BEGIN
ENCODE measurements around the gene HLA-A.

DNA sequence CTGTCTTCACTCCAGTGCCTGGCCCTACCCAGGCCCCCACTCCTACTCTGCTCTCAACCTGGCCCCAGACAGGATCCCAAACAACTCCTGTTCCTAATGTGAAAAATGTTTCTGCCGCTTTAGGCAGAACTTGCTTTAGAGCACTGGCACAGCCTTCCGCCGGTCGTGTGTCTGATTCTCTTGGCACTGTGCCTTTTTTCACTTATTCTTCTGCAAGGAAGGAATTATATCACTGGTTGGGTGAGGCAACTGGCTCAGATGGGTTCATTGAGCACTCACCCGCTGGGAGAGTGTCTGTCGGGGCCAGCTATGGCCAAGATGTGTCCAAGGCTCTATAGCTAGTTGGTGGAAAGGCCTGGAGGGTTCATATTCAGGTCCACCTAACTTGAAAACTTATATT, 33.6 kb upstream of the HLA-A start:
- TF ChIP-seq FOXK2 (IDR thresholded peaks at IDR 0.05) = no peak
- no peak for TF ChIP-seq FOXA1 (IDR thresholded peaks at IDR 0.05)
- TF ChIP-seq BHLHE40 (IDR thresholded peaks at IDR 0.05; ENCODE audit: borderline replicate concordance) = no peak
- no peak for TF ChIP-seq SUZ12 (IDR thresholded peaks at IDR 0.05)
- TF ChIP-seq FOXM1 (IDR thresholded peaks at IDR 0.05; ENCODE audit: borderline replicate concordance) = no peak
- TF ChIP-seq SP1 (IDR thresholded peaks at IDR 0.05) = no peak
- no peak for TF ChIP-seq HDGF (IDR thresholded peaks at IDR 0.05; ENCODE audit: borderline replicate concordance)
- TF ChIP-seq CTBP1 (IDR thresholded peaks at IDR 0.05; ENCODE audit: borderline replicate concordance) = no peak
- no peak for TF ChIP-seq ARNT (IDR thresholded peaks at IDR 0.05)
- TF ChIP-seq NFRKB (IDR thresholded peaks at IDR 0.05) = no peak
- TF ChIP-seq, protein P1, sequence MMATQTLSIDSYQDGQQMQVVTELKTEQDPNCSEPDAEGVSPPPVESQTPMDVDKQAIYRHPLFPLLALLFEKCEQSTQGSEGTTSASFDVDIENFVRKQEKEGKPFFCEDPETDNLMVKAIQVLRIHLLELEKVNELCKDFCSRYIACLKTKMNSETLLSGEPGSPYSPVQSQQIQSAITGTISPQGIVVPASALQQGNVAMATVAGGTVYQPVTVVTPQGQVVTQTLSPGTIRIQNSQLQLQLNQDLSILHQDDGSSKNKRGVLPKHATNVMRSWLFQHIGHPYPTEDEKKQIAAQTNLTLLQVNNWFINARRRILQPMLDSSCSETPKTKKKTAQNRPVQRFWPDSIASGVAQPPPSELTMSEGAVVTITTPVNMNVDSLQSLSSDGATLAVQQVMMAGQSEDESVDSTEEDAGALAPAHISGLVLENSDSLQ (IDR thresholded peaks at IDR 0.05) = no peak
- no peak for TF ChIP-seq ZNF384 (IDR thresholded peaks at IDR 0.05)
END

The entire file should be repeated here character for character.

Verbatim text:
ENCODE measurements around the gene HLA-A.

DNA sequence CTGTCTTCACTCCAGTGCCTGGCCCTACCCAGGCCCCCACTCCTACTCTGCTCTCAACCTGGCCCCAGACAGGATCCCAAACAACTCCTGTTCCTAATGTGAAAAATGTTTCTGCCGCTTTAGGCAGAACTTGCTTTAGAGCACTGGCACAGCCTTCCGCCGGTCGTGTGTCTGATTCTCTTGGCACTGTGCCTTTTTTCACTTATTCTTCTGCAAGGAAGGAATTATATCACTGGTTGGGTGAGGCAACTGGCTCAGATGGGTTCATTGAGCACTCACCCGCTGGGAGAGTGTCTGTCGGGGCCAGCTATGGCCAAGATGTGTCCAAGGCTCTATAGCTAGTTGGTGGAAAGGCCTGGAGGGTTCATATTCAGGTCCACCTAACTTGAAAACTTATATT, 33.6 kb upstream of the HLA-A start:
- TF ChIP-seq FOXK2 (IDR thresholded peaks at IDR 0.05) = no peak
- no peak for TF ChIP-seq FOXA1 (IDR thresholded peaks at IDR 0.05)
- TF ChIP-seq BHLHE40 (IDR thresholded peaks at IDR 0.05; ENCODE audit: borderline replicate concordance) = no peak
- no peak for TF ChIP-seq SUZ12 (IDR thresholded peaks at IDR 0.05)
- TF ChIP-seq FOXM1 (IDR thresholded peaks at IDR 0.05; ENCODE audit: borderline replicate concordance) = no peak
- TF ChIP-seq SP1 (IDR thresholded peaks at IDR 0.05) = no peak
- no peak for TF ChIP-seq HDGF (IDR thresholded peaks at IDR 0.05; ENCODE audit: borderline replicate concordance)
- TF ChIP-seq CTBP1 (IDR thresholded peaks at IDR 0.05; ENCODE audit: borderline replicate concordance) = no peak
- no peak for TF ChIP-seq ARNT (IDR thresholded peaks at IDR 0.05)
- TF ChIP-seq NFRKB (IDR thresholded peaks at IDR 0.05) = no peak
- TF ChIP-seq, protein P1, sequence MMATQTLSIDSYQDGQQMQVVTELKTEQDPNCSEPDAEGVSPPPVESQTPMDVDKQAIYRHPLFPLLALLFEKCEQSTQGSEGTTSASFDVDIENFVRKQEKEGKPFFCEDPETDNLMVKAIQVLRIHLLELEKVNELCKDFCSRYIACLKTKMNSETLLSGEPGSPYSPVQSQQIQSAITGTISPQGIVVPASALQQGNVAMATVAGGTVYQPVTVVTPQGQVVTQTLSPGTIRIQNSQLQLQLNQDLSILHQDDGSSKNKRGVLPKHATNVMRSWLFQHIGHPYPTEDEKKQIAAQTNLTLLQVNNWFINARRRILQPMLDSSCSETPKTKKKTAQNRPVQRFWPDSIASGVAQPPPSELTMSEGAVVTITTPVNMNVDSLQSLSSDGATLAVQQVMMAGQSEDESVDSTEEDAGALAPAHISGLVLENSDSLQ (IDR thresholded peaks at IDR 0.05) = no peak
- no peak for TF ChIP-seq ZNF384 (IDR thresholded peaks at IDR 0.05)